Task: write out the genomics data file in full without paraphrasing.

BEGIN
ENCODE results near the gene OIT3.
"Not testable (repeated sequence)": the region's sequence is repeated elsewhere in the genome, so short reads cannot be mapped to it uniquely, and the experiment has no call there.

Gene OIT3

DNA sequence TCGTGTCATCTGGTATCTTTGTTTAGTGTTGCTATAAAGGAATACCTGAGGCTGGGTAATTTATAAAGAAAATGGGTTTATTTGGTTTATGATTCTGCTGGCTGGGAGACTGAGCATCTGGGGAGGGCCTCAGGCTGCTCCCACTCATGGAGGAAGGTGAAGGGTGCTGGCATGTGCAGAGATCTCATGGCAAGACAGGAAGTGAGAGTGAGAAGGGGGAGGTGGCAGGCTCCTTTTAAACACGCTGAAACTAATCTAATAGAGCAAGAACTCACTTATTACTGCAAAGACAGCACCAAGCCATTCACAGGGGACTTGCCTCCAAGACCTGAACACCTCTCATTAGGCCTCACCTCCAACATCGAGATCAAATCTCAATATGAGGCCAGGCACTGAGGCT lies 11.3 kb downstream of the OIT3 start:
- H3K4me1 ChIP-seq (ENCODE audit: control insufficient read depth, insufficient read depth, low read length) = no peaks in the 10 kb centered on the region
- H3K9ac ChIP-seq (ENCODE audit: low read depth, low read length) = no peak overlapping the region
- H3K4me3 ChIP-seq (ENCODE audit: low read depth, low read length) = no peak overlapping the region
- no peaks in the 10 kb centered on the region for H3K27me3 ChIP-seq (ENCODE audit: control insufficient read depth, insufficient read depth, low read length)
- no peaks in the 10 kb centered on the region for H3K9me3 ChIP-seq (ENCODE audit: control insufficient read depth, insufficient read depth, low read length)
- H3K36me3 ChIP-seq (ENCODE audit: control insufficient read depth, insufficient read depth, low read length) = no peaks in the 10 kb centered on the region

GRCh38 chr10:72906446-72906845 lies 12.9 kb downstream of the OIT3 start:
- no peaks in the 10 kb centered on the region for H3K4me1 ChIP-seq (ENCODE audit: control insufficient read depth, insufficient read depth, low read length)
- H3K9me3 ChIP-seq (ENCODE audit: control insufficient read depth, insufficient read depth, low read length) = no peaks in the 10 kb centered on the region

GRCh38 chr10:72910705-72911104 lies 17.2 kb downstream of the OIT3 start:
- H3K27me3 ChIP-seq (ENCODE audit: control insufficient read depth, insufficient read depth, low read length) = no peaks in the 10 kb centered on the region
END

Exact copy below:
ENCODE results near the gene OIT3.
"Not testable (repeated sequence)": the region's sequence is repeated elsewhere in the genome, so short reads cannot be mapped to it uniquely, and the experiment has no call there.

Gene OIT3

DNA sequence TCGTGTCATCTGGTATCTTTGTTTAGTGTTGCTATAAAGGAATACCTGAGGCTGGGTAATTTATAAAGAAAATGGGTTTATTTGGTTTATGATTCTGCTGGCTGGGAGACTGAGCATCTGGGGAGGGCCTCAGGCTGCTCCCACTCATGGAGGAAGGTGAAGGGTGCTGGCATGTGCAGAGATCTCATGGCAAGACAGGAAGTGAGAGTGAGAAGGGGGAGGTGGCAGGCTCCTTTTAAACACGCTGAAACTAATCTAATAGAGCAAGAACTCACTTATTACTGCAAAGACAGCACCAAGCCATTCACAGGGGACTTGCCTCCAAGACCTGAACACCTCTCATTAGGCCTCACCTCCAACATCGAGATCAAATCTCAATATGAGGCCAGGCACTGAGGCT lies 11.3 kb downstream of the OIT3 start:
- H3K4me1 ChIP-seq (ENCODE audit: control insufficient read depth, insufficient read depth, low read length) = no peaks in the 10 kb centered on the region
- H3K9ac ChIP-seq (ENCODE audit: low read depth, low read length) = no peak overlapping the region
- H3K4me3 ChIP-seq (ENCODE audit: low read depth, low read length) = no peak overlapping the region
- no peaks in the 10 kb centered on the region for H3K27me3 ChIP-seq (ENCODE audit: control insufficient read depth, insufficient read depth, low read length)
- no peaks in the 10 kb centered on the region for H3K9me3 ChIP-seq (ENCODE audit: control insufficient read depth, insufficient read depth, low read length)
- H3K36me3 ChIP-seq (ENCODE audit: control insufficient read depth, insufficient read depth, low read length) = no peaks in the 10 kb centered on the region

GRCh38 chr10:72906446-72906845 lies 12.9 kb downstream of the OIT3 start:
- no peaks in the 10 kb centered on the region for H3K4me1 ChIP-seq (ENCODE audit: control insufficient read depth, insufficient read depth, low read length)
- H3K9me3 ChIP-seq (ENCODE audit: control insufficient read depth, insufficient read depth, low read length) = no peaks in the 10 kb centered on the region

GRCh38 chr10:72910705-72911104 lies 17.2 kb downstream of the OIT3 start:
- H3K27me3 ChIP-seq (ENCODE audit: control insufficient read depth, insufficient read depth, low read length) = no peaks in the 10 kb centered on the region